Sunday, June 1, 2008

One gold equals 1,000 silvers

Never mind that gold and silver are often separated by hundredths of a second. Chinese statistics reflect adherence to this depressing credo. In the 2004 Summer Olympics, the USA reigned with 102 medals. China was a distant third with 63. Gold told a different story. China was second with 32, four behind the United States. “Silver? It means nothing here; you might as well finish last,” says former Soviet coach Igor Grinko. “Coaches like me come, help them win gold medals, or we are fired.”

As China prepares its debut as Olympic host, it has ramped up its effort to win gold. The strategy is to focus on sports that offer many opportunities for gold, like rowing. Rowing. Crew. Long a Chinese tradition, right? No, of course not. But the sport offers 14 separate events, 14 chances for gold, unlike basketball or volleyball -- sports that have a rightful place in Chinese culture -- that offer only 1 or 2.

In China, very young children are evaluated for potential athletic prowess and shipped off to distant locales to train, train, train. Seven days a week for years, separated from family and community, they are cogs in the Chinese wheel. They head out every morning, shoulders slumped, exhausted, unmotivated, to play a sport that is meaningless to them. Great financial gain at one end, prison (for doping) at the other end, they work toward a predestined fate.

I am sure that the Chinese will fare well in Beijing. They have to. But the glory will be reserved for the athletes that defy fate. Just as computers will never outshine humanity's best and brightest, so the Chinese machine will fall short. The 1980 Miracle on Ice -- the US hockey team that defeated Cold War Russia to go on to win the gold -- was not about raw talent, or national financial support, or intense training regimens. The Miracle on Ice was about the human spirit, about love of sport, reverence for tradition, synergy above all else.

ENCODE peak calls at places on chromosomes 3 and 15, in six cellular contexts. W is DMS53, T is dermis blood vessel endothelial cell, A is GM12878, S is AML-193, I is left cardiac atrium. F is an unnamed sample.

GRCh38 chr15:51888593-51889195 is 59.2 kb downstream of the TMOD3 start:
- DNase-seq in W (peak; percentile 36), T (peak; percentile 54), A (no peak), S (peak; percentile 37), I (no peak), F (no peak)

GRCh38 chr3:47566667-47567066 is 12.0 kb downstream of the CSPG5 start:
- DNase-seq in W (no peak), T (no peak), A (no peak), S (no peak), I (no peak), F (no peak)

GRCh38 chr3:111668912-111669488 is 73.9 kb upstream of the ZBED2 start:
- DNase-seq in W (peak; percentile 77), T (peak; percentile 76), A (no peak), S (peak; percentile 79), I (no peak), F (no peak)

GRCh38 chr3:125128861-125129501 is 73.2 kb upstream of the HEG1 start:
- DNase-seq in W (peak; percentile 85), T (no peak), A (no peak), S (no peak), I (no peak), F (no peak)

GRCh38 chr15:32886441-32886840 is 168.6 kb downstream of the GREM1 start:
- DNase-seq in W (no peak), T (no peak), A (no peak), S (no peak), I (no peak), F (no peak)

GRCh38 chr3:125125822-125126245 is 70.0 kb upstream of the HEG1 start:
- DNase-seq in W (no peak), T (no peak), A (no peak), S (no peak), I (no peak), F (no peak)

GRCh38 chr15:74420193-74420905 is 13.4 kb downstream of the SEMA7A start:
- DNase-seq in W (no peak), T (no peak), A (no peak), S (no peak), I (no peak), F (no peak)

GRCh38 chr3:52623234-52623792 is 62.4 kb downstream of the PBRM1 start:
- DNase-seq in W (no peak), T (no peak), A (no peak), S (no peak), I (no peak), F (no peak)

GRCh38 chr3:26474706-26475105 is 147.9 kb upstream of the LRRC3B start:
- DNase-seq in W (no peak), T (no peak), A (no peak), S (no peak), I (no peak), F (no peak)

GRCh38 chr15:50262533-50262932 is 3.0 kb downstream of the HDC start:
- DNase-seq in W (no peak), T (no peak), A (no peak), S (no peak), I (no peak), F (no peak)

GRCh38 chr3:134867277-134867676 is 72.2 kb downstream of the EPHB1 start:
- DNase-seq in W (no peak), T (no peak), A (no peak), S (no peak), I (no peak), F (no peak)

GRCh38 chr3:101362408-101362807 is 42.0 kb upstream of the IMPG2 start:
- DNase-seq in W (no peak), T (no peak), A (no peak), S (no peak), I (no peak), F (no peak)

Passion defies logic. Love, dedication and athletic brilliance will always trump mechanization. Even when it wears a human skin.

I can not wait to see the US kick China's autocratic ass on its home turf.


Jacques Poirier said...

Where did you get that great photo!?! I don't know, Mango, about the tone and substance of your blog. The Chinese sports federations are very dynamic with literaly millions of web sites.Sports and National Pride are very big in China. To think that these helpless ants go into the fight to serve their gargantuan Queen is a fabricated anti-communist myth.The chinese are not very different from us and other people of the world: some soak up steroids to play, some play for money, some play for glory, some play for fun, some watch others play, some don't care, and some believe everything they hear. After visiting north and south China, I realized that our perception of their athletes is as weirdly deformed as the body of US sprinter Marion Jones. Let's stop cartooning the Chinese and look at the reality of their newly-found pride and patriotism.

b said...

I wondered the same thing that Jacques did. My son lives in China and I have visited that country twice in the last couple of years for a lengthy period of time. I have found that indeed they are very much like us. I am tempted to say the same as us. There are, like in the USA, flaws in their lives and athletes probably behave themselves much like ours. As strange as it seems, I felt a certain pride in them for the accomplishments they have made.


Just a thought from me.

Marie Walden said...

Jacques and B, I think sometimes I attempt to be provocative without being completely genuine. I was writing about the way China treats its athletes. But who am I to judge? Seriously. Even in my small neck of the woods, we start our children playing sports while still in preschool, because we hope that they'll have an edge later on.

In China, the government decides who has Olympic potential, and then throws its full support toward the goal. But we're not that different, are we? In the US, it's the children of wealthy parents who are able to pursue Olympic glory. No, not always. But often enough.

Still, when the smoke clears, and the coaches, sponsors, trainers are on the sidelines, the athlete endeavors alone. Sport is the great equalizer. That, to me, is its beauty and its importance.